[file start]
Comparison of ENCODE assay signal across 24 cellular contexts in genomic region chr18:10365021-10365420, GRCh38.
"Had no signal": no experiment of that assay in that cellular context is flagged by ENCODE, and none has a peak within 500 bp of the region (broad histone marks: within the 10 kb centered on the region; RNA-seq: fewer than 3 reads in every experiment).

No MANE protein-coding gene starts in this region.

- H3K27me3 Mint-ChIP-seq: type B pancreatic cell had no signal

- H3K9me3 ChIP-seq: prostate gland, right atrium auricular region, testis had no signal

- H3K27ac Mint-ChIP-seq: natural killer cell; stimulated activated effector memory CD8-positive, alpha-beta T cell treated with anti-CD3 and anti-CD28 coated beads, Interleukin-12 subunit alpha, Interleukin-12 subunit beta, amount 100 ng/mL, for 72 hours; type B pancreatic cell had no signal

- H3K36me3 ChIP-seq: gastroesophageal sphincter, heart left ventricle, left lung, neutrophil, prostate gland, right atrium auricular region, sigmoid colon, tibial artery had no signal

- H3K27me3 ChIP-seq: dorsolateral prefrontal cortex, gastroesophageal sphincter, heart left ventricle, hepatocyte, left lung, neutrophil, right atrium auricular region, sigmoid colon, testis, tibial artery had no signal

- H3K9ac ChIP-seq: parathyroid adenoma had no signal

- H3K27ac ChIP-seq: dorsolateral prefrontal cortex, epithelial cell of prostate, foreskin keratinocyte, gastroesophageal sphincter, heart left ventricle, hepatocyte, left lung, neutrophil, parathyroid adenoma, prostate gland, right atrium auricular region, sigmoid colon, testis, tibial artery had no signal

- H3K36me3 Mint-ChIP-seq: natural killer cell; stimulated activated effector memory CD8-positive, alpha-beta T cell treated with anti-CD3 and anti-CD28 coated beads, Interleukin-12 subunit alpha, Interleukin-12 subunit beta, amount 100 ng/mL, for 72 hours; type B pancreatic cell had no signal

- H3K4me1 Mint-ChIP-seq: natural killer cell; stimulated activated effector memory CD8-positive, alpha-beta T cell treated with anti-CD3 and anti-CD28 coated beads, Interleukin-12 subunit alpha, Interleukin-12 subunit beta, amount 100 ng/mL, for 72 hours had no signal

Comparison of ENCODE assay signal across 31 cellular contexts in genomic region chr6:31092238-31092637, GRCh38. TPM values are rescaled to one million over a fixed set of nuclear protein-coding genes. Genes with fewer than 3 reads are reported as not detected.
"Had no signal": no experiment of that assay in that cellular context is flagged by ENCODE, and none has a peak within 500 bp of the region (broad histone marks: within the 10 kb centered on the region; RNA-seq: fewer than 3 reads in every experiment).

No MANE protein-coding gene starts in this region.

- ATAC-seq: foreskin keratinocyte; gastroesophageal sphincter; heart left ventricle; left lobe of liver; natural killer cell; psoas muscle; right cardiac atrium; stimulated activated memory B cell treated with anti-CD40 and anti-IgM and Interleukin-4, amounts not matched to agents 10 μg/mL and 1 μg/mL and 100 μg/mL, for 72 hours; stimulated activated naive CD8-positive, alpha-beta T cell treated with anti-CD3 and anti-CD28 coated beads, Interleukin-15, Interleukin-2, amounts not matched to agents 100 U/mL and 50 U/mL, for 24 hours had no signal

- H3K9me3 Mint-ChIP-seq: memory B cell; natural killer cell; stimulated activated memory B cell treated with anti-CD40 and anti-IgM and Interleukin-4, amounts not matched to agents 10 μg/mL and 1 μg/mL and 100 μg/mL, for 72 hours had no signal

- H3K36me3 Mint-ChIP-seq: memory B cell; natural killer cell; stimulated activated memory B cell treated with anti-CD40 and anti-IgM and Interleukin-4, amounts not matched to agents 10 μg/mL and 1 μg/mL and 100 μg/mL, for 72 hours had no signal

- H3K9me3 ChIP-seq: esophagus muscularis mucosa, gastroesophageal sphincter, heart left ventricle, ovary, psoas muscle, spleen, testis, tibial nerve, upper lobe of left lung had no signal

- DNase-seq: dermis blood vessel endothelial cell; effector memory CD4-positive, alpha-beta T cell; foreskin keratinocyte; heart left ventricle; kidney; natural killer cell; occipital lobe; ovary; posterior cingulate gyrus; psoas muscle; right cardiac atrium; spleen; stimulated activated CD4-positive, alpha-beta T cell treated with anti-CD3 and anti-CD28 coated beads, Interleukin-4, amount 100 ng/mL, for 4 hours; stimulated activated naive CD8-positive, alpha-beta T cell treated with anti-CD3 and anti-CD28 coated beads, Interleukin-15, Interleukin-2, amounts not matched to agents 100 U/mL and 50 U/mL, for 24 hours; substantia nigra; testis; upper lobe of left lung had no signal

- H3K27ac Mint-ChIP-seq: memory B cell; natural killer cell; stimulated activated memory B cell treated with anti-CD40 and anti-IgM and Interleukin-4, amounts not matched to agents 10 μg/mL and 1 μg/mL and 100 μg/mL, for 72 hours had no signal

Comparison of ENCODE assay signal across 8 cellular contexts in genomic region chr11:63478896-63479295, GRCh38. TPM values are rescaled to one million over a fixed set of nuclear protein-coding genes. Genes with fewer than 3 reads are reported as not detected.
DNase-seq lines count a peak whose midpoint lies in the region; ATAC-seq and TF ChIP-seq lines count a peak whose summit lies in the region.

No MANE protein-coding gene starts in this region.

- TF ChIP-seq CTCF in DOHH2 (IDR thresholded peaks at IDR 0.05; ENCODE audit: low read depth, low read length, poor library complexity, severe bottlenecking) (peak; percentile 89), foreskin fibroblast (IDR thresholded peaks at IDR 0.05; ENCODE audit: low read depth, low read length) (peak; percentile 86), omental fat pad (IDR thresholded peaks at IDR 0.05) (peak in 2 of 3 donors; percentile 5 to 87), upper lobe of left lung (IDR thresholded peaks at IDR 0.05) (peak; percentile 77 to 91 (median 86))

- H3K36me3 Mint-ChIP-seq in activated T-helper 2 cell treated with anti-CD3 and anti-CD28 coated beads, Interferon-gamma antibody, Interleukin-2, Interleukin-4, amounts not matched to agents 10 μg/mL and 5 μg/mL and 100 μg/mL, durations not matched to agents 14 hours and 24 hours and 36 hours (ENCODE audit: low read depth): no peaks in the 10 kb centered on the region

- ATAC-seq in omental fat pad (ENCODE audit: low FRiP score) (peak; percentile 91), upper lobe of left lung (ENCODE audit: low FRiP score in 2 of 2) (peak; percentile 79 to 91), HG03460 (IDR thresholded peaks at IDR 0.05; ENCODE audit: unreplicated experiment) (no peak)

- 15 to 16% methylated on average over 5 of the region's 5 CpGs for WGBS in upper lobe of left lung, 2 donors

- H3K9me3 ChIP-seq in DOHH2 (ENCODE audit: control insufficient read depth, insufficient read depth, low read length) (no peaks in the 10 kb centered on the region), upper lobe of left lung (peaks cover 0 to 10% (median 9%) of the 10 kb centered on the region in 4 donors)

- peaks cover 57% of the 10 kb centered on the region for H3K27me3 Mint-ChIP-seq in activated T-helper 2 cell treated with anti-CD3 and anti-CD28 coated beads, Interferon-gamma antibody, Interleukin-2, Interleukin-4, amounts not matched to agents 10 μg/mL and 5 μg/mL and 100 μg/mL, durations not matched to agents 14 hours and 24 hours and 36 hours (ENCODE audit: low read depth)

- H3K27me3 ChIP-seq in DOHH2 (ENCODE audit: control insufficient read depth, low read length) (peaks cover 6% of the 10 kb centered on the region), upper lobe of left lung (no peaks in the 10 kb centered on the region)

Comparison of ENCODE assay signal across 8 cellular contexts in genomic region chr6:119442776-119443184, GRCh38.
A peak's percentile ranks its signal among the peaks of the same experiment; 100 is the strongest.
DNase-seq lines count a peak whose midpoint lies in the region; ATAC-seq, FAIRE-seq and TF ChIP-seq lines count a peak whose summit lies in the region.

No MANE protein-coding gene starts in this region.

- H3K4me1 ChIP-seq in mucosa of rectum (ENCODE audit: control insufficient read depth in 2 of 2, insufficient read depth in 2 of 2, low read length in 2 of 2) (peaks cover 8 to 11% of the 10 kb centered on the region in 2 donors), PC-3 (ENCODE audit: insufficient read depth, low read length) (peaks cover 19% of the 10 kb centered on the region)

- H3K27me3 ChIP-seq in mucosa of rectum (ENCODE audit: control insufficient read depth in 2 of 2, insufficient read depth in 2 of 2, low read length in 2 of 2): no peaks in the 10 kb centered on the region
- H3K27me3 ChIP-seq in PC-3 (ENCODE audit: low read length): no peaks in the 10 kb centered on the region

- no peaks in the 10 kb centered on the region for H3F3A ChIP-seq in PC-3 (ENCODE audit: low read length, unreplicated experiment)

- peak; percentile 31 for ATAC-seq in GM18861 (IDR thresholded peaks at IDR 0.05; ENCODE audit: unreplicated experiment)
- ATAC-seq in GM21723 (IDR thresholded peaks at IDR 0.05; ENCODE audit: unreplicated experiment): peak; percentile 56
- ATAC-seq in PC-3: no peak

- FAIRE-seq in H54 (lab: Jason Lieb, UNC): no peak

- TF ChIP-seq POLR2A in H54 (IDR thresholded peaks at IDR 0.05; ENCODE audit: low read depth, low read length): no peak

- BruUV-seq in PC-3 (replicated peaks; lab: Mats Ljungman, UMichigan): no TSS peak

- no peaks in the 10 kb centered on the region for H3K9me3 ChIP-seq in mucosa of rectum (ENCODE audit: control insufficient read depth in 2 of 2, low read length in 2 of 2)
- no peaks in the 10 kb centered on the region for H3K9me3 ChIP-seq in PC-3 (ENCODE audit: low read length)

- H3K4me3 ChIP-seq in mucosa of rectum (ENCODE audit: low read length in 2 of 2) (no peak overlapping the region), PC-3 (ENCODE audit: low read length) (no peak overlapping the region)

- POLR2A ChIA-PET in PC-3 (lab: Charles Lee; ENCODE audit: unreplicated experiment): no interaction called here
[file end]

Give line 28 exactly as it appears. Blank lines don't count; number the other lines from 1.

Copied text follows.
- 15 to 16% methylated on average over 5 of the region's 5 CpGs for WGBS in upper lobe of left lung, 2 donors